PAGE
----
The Latest on California wildfires (all times local):

9:30 a.m.

Fire officials say rain is helping the fight against the deadliest blaze in California in the past century.

The California Department of Forestry and Fire Protection said Thursday the fire that leveled Paradise is 90 percent contained two weeks after it started.

Mick Zalis oversees preparations for a Thanksgiving dinner to be served for people displaced by the Northern California Camp wildfire on the campus of California State University, in Chico, Calif., Wednesday, Nov. 21, 2018. Zalis is volunteering with World Central Kitchen, a nonprofit that is teaming up with businesses near the town of Paradise, Calif., to provide thousands of meals Thursday. (AP Photo/Kathleen Ronayne)
Mick Zalis oversees preparations for a Thanksgiving dinner to be served for people displaced by the Northern California Camp wildfire on the campus of California State University, in Chico, Calif., Wednesday, Nov. 21, 2018. Zalis is volunteering with World Central Kitchen, a nonprofit that is teaming up with businesses near the town of Paradise, Calif., to provide thousands of meals Thursday. (AP Photo/Kathleen Ronayne)

The blaze was 80 percent contained Wednesday before the first of three storm systems arrived in the area where at least 83 people died in the fire.

The first storm has moved on and another is expected later Thursday, raising concerns about mudslides and other problems.

Butte County Sheriff Kory Honea says more than 800 people will search the rubble for human remains on Thanksgiving.

Thousands of people displaced by the blaze will spend the holiday with family in the area or with strangers who open their homes for dinners put together by nonprofit groups.

Michael Reining, left, and Chelsea Meddings, right, chop mint in preparation for a community Thanksgiving meal for survivors of the deadly Camp Fire in Northern California, on the campus of California State University, in Chico, Calif., Wednesday, Nov. 21, 2018. They are volunteering with World Central Kitchen, which is teaming up with local businesses to provide thousands of Thanksgiving meals to displaced people. (AP Photo/Kathleen Ronayne)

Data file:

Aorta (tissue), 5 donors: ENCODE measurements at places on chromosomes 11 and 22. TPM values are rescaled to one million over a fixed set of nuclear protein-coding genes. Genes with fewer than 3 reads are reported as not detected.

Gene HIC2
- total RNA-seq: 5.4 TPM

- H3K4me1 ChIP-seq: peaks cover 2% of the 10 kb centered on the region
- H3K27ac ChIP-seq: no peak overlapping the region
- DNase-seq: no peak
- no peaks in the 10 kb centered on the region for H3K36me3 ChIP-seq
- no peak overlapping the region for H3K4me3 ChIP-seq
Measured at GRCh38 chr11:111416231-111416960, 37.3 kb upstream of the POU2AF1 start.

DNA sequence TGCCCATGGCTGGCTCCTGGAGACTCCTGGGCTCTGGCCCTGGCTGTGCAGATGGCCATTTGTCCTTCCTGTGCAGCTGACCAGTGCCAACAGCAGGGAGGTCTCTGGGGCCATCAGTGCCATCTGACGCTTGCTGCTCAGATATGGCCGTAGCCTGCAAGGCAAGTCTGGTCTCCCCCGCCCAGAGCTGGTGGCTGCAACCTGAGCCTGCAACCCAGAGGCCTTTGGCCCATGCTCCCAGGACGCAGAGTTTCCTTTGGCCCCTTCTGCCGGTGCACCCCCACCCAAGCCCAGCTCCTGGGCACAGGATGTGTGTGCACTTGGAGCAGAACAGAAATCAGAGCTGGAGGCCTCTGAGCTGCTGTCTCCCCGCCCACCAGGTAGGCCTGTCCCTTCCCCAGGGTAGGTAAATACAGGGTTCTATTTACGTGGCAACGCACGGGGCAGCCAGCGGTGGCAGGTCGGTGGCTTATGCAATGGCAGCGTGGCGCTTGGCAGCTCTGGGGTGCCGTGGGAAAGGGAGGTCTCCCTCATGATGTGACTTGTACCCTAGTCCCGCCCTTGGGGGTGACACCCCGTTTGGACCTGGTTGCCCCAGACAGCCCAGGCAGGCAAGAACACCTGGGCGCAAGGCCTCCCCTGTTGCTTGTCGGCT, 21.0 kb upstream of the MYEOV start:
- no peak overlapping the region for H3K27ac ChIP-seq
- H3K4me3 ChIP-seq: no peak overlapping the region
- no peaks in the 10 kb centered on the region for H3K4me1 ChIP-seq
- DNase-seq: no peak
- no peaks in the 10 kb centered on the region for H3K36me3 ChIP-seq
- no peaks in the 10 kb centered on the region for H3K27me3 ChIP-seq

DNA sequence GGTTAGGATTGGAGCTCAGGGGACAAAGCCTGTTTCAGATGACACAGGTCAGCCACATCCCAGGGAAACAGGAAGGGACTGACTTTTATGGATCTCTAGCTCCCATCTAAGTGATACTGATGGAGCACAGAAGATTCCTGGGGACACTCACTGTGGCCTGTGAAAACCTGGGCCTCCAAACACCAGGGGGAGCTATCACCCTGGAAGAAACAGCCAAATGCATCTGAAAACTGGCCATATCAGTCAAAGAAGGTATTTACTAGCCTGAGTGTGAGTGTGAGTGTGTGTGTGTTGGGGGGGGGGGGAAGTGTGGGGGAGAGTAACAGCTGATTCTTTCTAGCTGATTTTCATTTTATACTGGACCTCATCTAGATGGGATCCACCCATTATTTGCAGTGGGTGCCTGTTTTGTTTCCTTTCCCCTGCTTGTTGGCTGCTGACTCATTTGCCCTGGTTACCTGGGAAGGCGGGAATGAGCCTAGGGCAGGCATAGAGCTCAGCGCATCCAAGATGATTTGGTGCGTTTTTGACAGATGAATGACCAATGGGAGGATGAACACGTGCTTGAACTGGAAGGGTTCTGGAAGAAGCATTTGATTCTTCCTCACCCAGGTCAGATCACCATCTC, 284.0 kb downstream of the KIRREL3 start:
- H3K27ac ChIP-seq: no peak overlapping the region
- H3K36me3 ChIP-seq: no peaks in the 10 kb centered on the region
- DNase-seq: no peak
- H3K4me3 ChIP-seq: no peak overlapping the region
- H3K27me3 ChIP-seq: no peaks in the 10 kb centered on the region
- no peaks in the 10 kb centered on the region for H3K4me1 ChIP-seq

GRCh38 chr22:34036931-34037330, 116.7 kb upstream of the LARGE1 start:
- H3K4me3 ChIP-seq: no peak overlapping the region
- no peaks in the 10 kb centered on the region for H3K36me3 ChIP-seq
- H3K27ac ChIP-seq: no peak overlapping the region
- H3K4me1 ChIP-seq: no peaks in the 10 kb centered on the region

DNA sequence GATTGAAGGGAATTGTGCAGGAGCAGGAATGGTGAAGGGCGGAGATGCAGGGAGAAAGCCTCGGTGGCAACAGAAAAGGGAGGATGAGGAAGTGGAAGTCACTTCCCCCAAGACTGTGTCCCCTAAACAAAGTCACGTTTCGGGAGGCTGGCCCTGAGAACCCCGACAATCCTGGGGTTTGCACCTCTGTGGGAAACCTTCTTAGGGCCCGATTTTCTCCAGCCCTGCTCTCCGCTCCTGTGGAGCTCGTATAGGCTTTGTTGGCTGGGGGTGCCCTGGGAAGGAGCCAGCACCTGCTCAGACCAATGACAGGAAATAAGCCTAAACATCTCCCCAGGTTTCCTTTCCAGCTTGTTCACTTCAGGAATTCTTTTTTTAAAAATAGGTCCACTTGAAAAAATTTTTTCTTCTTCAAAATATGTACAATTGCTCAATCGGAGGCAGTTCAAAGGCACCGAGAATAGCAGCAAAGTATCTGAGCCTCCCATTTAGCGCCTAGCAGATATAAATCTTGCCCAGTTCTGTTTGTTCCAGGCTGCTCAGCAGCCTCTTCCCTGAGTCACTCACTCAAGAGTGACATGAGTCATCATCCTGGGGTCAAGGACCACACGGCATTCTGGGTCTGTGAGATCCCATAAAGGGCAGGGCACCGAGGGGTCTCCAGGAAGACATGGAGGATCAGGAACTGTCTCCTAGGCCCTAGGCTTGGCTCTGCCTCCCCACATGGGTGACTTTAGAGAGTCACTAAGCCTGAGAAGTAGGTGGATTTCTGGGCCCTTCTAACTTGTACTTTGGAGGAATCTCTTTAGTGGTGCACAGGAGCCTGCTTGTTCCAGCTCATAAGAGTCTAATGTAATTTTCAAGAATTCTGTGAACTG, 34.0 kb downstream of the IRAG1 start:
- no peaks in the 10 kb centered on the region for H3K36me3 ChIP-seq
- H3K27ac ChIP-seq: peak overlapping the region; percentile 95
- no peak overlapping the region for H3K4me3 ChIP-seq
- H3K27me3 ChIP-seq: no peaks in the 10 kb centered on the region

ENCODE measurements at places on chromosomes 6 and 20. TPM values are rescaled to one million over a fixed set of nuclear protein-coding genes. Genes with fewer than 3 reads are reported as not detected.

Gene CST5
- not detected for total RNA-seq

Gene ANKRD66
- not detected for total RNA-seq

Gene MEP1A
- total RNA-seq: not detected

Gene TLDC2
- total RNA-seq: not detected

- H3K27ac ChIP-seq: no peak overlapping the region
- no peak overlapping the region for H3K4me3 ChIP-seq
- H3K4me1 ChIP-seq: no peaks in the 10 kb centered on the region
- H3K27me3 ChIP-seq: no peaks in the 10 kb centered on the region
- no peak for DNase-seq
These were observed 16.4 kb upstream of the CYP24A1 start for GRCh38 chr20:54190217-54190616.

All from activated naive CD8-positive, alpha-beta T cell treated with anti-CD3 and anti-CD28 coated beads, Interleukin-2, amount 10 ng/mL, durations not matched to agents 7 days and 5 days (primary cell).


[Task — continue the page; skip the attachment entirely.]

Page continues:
Michael Reining, left, and Chelsea Meddings, right, chop mint in preparation for a community Thanksgiving meal for survivors of the deadly Camp Fire in Northern California, on the campus of California State University, in Chico, Calif., Wednesday, Nov. 21, 2018. They are volunteering with World Central Kitchen, which is teaming up with local businesses to provide thousands of Thanksgiving meals to displaced people. (AP Photo/Kathleen Ronayne)

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12:10 a.m.

Thousands of residents who lost their homes or their loved ones in a Northern California wildfire will spend Thanksgiving in unexpected situations and with unfamiliar faces.

Katherine Clement, a volunteer from Oakland, Calif., prepares bagged lunches for firefighters as she works with the nonprofit World Central Kitchen, which is also hosting a Thanksgiving meal for people displaced by the Camp Fire, on the campus of California State University, in Chico, Calif., Wednesday, Nov. 21, 2018. World Central Kitchen is teaming up with businesses near the town of Paradise, Calif., to provide thousands of meals Thursday. (AP Photo/Kathleen Ronayne)
Katherine Clement, a volunteer from Oakland, Calif., prepares bagged lunches for firefighters as she works with the nonprofit World Central Kitchen, which is also hosting a Thanksgiving meal for people displaced by the Camp Fire, on the campus of California State University, in Chico, Calif., Wednesday, Nov. 21, 2018. World Central Kitchen is teaming up with businesses near the town of Paradise, Calif., to provide thousands of meals Thursday. (AP Photo/Kathleen Ronayne)

The nonprofit World Central Kitchen is teaming up with businesses near the town of Paradise to provide 15,000 meals Thursday. And scores of people are opening their homes to share dinner with strangers who lost everything.

Others who fled the deadly wildfire are spending the holiday with family nearby.

The fire ignited Nov. 8 and devastated Paradise and surrounding communities. It has killed at least 83 people and destroyed more than 13,000 homes. Thousands of people remain evacuated.

Paradise Mayor Jody Jones says the community meals will be “a respite from the frantic activity of trying to put our lives back together and our town back together.”

Source: The Associated Press

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